Dark, haunting, and multi-layered are the first three words that come to mind when describing Inside the Ghost Machine, the debut album by Boston-based singer-songwriter Anda Volley. She blends the downtempo, trip-hop, electronic, and indie rock genres into a surprisingly cohesive whole that makes for a very engaging album. It’s not often that you find a debut album that has such a complex sound. Anda’s sound is tantalizingly difficult to describe.
Whenever you feel like you’ve pigeon-holed it into, say, electronic, it shifts into more classical, indie rock, and then into downtempo, and then into some other, wonderfully dark and stark sound that keeps you guessing to the album’s last note.
Inside the Ghost Machine is very much a thinking man’s debut album.
‘Water is Heavy’ starts off the album, and right off the bat, you can tell that this isn’t going to be your run-of-the-mill, quasi-experimental, introspective debut album that most literate, nebbish, indie artists usually put out. It starts off with distorted beats setting the slightly off-kilter, pensive mood of the track. Anda’s voice seems ideally suited to this sort of almost laid back, contemplative track. She manages to sound both fragile and brutally honest at the same time, making listeners feel almost as if they’ve intruded on a sort of private confessional. The surprisingly frank lyrics – “When I was fourteen, a neighbour kissed me in the rain / He said: ‘don’t tell anyone he’s seeing me'” – combined with the experimental, almost avant-garde instrumentation make this the perfect first track on the album, which listeners will feel compelled to listen to several times over, contemplating its meanings and themes.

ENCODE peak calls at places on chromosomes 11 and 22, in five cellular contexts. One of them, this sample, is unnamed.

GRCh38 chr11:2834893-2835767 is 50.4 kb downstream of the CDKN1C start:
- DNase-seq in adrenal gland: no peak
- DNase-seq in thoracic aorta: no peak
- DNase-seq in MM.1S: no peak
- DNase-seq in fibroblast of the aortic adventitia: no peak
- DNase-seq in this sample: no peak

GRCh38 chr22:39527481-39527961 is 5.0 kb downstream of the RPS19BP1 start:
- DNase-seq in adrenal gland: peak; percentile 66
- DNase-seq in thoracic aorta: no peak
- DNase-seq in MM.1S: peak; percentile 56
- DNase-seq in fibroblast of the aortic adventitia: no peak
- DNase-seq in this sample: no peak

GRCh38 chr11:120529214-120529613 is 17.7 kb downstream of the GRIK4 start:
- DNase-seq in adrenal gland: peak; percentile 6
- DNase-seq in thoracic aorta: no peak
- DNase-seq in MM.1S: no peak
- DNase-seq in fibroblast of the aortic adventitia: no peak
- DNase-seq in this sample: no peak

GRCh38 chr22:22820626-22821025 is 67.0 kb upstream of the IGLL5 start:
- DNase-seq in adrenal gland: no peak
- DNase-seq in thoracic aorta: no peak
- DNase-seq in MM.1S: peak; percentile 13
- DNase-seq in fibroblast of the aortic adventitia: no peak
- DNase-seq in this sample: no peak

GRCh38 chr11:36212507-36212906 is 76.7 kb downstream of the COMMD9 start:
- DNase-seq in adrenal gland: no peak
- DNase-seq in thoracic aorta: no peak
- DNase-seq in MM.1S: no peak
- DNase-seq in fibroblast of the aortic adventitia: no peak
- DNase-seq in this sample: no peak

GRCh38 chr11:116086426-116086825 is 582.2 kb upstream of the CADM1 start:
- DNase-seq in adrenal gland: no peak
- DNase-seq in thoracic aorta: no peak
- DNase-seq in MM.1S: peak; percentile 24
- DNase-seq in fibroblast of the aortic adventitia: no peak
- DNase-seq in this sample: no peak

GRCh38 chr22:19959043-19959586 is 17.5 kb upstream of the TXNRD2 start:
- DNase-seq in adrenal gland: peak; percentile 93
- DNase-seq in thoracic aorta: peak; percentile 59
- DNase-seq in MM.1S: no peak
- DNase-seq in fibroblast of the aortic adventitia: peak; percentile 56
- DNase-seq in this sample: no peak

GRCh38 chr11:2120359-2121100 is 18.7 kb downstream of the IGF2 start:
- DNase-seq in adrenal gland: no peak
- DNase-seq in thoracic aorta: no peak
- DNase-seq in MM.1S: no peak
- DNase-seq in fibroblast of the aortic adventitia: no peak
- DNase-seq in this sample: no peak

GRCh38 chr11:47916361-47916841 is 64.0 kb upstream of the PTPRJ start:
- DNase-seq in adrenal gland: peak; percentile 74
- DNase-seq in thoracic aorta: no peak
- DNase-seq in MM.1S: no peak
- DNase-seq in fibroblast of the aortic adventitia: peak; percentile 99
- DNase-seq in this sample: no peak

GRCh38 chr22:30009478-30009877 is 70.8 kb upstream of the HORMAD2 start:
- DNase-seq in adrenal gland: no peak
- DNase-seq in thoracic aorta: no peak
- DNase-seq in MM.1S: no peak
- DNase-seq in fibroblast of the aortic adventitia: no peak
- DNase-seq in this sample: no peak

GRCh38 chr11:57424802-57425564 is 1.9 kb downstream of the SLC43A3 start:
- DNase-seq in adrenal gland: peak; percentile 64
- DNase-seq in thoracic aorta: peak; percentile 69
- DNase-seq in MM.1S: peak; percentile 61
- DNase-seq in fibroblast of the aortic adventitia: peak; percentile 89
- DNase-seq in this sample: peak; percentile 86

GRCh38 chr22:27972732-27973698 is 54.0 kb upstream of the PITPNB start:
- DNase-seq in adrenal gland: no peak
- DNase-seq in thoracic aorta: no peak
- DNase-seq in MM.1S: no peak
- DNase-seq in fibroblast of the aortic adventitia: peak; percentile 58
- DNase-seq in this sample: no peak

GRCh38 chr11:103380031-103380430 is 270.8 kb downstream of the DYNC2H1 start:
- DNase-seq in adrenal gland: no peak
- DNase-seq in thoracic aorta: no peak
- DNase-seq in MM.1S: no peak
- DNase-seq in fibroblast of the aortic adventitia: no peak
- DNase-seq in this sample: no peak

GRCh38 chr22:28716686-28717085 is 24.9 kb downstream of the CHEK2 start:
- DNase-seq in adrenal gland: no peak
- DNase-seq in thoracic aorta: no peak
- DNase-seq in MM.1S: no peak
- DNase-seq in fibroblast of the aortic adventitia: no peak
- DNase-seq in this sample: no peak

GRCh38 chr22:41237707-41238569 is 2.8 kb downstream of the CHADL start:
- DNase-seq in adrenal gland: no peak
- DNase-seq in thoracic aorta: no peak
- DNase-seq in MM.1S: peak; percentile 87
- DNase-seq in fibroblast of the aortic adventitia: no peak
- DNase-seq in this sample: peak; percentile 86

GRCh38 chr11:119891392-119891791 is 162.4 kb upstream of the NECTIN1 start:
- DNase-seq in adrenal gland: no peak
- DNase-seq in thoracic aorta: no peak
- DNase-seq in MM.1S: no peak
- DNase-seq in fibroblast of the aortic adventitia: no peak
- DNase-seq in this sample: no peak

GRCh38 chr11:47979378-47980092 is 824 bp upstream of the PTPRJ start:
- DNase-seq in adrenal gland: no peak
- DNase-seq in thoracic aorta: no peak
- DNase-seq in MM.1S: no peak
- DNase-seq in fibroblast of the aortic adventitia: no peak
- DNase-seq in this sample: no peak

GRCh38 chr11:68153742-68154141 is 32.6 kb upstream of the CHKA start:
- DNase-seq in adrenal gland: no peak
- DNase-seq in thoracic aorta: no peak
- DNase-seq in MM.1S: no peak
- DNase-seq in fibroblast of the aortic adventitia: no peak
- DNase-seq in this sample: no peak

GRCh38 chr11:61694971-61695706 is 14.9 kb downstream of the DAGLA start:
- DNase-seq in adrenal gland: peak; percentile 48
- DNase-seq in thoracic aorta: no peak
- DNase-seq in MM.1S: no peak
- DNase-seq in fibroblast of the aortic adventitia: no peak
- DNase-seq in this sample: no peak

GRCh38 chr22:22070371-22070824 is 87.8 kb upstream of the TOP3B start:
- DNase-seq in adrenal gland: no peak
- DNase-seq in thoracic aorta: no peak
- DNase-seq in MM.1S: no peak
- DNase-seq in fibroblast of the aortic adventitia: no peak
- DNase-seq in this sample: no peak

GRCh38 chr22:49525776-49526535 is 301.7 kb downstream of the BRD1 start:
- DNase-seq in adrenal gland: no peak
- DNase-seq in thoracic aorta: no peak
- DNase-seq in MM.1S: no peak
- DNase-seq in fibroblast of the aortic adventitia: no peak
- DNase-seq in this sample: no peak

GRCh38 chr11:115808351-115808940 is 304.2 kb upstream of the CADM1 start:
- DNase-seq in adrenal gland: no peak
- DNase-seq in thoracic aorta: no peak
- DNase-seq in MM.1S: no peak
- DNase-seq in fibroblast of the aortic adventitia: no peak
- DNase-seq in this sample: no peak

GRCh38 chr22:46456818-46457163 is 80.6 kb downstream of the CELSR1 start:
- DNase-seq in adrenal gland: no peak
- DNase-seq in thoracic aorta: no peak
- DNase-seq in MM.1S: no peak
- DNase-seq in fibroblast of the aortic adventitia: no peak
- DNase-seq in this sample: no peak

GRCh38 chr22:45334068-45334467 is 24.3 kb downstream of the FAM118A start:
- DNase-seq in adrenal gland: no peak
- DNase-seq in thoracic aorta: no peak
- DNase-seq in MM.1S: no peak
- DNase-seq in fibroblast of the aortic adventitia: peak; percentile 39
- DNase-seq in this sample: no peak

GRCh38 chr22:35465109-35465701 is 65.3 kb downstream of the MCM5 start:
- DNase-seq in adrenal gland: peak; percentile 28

‘Laura Inside the Ghost Machine’ sees the album swinging around to a more traditional indie rock tone. Bear in mind that when I say “traditional indie rock tone”, I actually mean, “traditional indie rock tone as filtered through Volley’s typical experimental, distorted, baroque-lyric-filled sound”. The processed backing guitar tapestry, combined with the driving backing beat (which might be the only, truly “conventional” element on this track) serves as the song’s impetus, creating a solid (if slightly quirky) vehicle for the lyrics. Oh, the lyrics; boy oh boy. While ‘Water is Heavy‘ might have been a sort of a calm introspective, ‘Ghost Machine‘ gives listeners plenty of abstract imagery and somewhat abstruse word paintings to ponder over (imagery such as: “Laura, from a Brooklyn family dying / The worm in your throat is rising / While your friends regard more newsworthy fat / To mock about, to laugh about, to cry about”). I’ve gotta say, there’s obscure lyrics, and there’s reeeeally obscure lyrics like these, and ya know what? I love it. There’s something to be said about a song that can keep you coming back over and over again, puzzling over meanings and imagery. This, is how you get people talking about you.